Mirka Mora

(Credit: Art Gallery of New South Wales)

Mirka Madeleine Mora(18 March 1928 – 27 August 2018) was a French-born Australian visual artist and cultural figure who contributed significantly to the development of contemporary art in Australia. Mirka herself used a great variety of media- drawing, painting, sculpture, murals, embroidery. Here is her Bird with Brood a charcoal on paper work done in 1960.

(Credit: Business Insider)

Mirka was born Mirka Zelik in Paris, to a Lithuanian Jewish father, Leon Zelik, and a Romanian Jewish mother, Celia 'Suzanne' Gelbein. Mirka was arrested in 1942 during the Vel' d'Hiv Roundup (Rafle du Vel' d'Hiv). Her father, Leon, managed to arrange for her release from the concentration camp at Pithiviers (Loiret) before Mora and her mother, Celia, were scheduled to be deported to Auschwitz. The family evaded arrest and deportation from 1942 to 1945 by hiding in the forests of France. After the war, Mora met a wartime resistance fighter Georges Mora in Paris at the age of 17. They married in 1947. (Wikipedia)

Mirka and Georges migrated to Melbourne, Australia in 1951. Occupying studios in the Grosvenor Chambers in the 'Paris End' of Collins Street they became key figures on the Melbourne cultural scene. Georges became an influential art dealer, and in 1967 he founded one of the first commercial art galleries in Melbourne, the Tolarno Galleries. (Wikipedia) This is one of her works from this time. A pastel titled Face in Mist (1967)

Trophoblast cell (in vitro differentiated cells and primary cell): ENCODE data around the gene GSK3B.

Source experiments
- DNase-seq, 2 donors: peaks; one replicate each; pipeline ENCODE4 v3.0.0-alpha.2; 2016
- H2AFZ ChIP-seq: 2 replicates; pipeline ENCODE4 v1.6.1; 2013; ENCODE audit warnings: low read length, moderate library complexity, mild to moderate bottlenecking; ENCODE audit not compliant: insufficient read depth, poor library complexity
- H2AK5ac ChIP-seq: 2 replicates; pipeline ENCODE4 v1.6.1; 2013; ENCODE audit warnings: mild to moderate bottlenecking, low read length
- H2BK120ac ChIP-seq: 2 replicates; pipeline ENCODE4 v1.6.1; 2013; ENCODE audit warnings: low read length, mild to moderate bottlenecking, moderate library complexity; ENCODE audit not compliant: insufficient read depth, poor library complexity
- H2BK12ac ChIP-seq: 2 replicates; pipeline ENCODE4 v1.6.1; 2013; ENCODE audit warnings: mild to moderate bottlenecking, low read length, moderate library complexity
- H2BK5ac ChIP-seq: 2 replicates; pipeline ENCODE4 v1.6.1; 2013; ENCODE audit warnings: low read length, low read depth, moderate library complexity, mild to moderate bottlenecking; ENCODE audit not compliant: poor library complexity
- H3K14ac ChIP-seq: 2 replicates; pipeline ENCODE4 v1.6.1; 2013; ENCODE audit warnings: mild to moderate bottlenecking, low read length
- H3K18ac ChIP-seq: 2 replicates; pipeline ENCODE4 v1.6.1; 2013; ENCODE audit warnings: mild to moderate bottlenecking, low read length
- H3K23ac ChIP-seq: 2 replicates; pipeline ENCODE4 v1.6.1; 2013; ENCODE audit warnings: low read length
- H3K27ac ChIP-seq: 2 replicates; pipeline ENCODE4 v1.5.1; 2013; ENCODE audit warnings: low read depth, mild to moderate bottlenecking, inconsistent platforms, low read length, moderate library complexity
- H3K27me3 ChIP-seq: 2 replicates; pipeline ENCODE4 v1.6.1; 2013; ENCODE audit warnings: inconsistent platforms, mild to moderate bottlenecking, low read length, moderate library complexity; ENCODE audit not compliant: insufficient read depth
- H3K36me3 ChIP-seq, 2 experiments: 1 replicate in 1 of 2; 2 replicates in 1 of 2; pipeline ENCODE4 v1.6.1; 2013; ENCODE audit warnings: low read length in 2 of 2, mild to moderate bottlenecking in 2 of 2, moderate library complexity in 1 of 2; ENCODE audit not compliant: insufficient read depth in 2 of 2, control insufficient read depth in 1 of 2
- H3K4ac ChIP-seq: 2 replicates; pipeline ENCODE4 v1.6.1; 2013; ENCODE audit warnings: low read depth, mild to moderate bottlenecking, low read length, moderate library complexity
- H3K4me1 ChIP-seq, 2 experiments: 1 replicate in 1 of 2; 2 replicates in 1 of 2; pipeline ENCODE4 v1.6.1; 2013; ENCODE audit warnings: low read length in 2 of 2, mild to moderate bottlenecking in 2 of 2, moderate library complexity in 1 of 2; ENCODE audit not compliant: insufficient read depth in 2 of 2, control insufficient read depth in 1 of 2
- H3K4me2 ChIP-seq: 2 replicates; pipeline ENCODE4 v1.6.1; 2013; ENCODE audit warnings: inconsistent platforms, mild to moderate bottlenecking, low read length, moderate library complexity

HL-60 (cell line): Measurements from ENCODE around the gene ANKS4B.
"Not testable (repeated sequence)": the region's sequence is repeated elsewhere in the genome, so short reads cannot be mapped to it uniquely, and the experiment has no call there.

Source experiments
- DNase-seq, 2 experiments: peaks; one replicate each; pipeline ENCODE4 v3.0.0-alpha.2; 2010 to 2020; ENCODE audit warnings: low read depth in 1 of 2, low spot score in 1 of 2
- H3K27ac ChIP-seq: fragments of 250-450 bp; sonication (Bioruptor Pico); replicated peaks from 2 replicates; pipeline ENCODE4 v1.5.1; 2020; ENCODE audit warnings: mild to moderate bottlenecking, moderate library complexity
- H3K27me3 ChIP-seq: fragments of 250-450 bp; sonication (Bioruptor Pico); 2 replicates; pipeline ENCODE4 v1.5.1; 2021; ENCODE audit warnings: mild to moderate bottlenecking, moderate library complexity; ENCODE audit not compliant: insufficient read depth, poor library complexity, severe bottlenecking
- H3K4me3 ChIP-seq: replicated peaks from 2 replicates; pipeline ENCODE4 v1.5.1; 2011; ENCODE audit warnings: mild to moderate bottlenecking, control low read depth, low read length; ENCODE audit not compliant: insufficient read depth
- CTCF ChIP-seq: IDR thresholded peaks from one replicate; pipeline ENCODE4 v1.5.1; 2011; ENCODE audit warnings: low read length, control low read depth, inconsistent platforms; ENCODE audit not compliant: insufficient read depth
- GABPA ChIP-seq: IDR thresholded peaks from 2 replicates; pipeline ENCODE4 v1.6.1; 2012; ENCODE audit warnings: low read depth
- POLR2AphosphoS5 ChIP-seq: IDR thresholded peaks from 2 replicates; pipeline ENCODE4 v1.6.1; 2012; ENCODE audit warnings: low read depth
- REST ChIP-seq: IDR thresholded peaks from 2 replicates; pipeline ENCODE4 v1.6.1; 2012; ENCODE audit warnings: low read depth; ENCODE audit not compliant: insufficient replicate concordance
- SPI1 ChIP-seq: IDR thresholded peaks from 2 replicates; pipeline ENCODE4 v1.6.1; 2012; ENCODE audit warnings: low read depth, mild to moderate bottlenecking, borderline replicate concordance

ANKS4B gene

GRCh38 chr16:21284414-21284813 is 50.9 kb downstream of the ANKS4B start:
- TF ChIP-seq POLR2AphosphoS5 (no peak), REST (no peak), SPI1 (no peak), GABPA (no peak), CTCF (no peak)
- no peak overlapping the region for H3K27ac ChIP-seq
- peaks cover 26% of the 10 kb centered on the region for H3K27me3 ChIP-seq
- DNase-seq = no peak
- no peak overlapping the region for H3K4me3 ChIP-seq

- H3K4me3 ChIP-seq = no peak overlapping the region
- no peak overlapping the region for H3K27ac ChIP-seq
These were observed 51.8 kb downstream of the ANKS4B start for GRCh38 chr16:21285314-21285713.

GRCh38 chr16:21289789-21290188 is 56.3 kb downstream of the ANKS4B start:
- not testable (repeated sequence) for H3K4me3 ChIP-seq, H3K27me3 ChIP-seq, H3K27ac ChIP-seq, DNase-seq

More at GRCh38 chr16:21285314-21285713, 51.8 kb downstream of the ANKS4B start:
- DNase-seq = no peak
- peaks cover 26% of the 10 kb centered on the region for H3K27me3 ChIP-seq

The Mora family also owned and operated three of Melbourne's most famous cafés. The Mirka Café was opened by Jean Sablon in December 1954  at 183 Exhibition Street and was the venue for the first major solo exhibition by Joy Hester. Joy Hesteer was one of the Angry Penguins we looked at some time back.

(Credit: Broadsheet)

(Credit: Art Almanac)

(Credit: Visual Arts)

(Credit: MAP)

(Courtesy of the Rennie Ellis Photographic Archive, State Library of Victoria)

Mirka Mora participated with Bruce Petty, Reg Mombassa, Ginger Riley and others in the production of the Federation Tapestry Suite in Melbourne Museum coordinated by artist Murray Walker and executed by the Victorian Tapestry Workshop to mark the Australian Centenary of Federation in 2001. In the sixth panel, Mora portrays Aboriginal leader Charles Perkins conversing with three white Australians. Sadly I couldn't find an image of her panel.

Other major commissions that no longer survive include sets, costumes and masks for the ballet, Ivan the Terrible (1964), and the operas Medea and Bacchae (1979-1980), and 85 1.5m puppets for the opera Bennelong. (Wikipedia)

(Credit: ABC)

(Credit: The Conversation)


Mirka Mora had more than 35 solo exhibitions throughout her career. An important retrospective Mirka Mora: where angels fear to tread: 50 years of art 1948-1998 was held at Heide Museum of Art 1999-2000 to celebrate 50 years of her work. Mirka Mora: Charcoals 1958-1965 featured in the Melbourne Art Fair 2018, from August 1–5, just prior to her death. (Wikipedia)

(Credit: Shaney Balcombe/AAP)

Vale Mirka. Your contribution to making Melbourne one of the great art cities of the world will never be forgotten.  Mirka and Charles Blackman have a lot of talking to catch up on over a cup of coffee. Charles worked at a time in the restaurant owned and run by Georges and Mirka so no doubt Blackman will have to do the washing up!

We will farewell this remarkable woman and artist with one of her Angel paintings.

(Credit: Herald Sun)